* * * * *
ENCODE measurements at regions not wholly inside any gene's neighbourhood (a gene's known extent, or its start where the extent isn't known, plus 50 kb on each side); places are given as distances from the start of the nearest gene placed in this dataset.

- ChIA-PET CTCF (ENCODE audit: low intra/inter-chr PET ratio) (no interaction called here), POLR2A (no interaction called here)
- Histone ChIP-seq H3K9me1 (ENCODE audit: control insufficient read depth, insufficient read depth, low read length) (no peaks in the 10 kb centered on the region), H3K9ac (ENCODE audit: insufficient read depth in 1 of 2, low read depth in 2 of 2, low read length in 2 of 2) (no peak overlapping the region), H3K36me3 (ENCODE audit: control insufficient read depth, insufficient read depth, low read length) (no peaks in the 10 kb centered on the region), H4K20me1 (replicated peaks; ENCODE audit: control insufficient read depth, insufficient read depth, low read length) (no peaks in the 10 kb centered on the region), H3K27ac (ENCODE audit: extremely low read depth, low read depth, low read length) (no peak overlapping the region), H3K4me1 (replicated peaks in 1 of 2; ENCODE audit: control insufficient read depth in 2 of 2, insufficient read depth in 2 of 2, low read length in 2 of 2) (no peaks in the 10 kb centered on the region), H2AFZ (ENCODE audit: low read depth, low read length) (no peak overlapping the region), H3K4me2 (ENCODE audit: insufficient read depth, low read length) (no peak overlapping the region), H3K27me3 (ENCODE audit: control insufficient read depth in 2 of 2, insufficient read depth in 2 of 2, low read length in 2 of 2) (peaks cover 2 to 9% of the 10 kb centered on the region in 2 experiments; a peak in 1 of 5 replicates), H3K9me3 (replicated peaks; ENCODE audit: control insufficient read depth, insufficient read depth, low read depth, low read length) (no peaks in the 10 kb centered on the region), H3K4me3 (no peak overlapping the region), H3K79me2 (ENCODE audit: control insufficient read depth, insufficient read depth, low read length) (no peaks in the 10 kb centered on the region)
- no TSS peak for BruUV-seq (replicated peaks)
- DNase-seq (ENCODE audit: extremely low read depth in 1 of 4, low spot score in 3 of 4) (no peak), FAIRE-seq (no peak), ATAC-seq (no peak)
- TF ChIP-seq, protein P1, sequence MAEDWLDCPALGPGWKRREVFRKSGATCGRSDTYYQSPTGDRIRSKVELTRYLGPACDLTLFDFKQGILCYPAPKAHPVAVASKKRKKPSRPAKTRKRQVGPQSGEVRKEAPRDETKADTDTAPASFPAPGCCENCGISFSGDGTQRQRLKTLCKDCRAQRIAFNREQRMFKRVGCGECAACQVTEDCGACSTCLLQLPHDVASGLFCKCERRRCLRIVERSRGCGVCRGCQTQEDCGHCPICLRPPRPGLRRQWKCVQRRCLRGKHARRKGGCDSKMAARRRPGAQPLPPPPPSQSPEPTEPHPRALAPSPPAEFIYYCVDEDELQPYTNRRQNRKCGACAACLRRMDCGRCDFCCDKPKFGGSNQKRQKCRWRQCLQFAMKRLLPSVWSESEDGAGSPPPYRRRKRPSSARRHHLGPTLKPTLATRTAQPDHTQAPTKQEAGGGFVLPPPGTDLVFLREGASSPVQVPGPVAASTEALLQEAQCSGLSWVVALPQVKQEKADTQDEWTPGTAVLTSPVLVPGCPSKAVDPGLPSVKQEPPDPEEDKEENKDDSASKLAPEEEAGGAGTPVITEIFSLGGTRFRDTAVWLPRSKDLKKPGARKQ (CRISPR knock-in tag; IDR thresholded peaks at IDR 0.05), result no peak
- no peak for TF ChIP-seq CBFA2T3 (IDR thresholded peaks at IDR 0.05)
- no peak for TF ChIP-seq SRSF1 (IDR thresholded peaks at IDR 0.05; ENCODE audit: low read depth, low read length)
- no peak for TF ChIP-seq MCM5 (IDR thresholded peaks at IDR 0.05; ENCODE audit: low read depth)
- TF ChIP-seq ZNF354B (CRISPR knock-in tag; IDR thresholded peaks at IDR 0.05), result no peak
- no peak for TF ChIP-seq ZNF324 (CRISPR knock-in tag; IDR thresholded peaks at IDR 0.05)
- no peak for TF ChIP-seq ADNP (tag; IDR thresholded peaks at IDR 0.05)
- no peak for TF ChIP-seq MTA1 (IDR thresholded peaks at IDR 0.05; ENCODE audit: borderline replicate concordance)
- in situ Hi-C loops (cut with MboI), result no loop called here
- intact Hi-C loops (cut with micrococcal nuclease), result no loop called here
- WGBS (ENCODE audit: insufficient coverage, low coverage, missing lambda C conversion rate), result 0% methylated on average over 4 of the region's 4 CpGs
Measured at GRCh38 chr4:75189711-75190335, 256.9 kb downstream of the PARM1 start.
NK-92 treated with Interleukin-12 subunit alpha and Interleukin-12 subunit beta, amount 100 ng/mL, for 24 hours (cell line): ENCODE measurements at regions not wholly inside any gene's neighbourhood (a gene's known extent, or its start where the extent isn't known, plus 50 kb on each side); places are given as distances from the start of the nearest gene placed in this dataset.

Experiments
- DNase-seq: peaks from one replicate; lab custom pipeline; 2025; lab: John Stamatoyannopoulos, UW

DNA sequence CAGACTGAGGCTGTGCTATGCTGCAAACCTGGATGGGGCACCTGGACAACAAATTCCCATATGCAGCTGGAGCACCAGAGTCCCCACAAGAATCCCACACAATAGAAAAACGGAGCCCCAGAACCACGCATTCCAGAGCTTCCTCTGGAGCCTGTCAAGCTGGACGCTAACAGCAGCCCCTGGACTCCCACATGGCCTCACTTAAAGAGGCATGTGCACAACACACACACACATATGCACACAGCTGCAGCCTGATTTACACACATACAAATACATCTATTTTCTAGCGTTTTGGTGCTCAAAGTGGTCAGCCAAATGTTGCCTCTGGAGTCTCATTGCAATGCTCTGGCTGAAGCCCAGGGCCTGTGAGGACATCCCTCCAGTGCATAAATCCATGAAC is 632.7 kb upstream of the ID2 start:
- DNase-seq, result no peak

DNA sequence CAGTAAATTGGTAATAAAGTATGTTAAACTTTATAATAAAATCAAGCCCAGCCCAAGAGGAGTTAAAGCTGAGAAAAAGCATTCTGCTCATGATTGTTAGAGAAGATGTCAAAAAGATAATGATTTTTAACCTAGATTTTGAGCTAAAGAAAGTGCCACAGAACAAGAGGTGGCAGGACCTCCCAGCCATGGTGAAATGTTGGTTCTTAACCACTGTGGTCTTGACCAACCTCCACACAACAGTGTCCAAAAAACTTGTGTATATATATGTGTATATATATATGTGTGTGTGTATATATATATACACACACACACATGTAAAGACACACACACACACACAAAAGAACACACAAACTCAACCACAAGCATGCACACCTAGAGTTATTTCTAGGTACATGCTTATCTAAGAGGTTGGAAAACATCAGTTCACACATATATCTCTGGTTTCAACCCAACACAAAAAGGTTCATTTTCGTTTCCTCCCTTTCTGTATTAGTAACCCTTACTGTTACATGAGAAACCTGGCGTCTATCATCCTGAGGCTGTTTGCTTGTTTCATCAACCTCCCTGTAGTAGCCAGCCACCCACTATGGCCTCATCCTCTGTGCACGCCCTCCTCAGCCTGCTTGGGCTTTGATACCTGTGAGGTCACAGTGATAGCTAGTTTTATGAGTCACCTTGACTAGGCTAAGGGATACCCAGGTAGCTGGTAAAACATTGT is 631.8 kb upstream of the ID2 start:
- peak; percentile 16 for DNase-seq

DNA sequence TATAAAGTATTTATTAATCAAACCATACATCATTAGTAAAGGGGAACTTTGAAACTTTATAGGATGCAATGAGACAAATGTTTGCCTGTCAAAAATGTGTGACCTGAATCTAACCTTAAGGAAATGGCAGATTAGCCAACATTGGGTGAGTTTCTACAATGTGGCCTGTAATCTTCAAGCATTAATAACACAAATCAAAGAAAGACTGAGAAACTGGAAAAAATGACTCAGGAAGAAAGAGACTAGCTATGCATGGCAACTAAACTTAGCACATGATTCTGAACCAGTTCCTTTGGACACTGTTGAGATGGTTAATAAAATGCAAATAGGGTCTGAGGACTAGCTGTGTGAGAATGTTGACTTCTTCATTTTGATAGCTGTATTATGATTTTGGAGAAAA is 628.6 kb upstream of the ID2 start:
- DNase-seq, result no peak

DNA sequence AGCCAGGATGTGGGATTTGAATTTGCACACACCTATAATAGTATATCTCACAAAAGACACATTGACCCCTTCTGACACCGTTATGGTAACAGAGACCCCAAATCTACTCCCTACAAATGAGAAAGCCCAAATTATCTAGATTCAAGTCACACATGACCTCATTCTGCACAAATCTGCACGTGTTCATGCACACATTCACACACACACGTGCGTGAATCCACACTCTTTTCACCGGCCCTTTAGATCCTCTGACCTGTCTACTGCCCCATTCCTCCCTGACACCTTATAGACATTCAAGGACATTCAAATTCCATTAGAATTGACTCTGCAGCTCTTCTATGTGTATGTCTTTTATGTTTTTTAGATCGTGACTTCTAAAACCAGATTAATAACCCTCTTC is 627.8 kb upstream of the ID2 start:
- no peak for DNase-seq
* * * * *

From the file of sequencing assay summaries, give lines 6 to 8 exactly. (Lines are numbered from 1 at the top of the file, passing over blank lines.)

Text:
- TF ChIP-seq, protein P1, sequence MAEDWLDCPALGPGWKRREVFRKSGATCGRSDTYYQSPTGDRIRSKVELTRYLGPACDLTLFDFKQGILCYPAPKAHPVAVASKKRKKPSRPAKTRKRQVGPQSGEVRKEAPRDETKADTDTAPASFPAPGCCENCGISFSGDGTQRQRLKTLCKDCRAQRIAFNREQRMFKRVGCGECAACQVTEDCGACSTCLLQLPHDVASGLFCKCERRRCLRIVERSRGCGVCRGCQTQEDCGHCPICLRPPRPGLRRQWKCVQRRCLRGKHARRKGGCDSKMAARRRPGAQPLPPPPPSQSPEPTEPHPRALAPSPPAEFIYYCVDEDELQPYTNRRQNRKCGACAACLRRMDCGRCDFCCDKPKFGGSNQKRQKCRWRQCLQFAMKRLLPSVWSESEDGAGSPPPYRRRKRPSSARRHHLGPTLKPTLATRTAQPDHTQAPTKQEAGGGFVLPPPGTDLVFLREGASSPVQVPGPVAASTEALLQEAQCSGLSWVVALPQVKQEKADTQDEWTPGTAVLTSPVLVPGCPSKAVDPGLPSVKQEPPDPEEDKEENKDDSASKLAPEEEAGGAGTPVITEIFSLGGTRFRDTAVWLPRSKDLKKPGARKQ (CRISPR knock-in tag; IDR thresholded peaks at IDR 0.05), result no peak
- no peak for TF ChIP-seq CBFA2T3 (IDR thresholded peaks at IDR 0.05)
- no peak for TF ChIP-seq SRSF1 (IDR thresholded peaks at IDR 0.05; ENCODE audit: low read depth, low read length)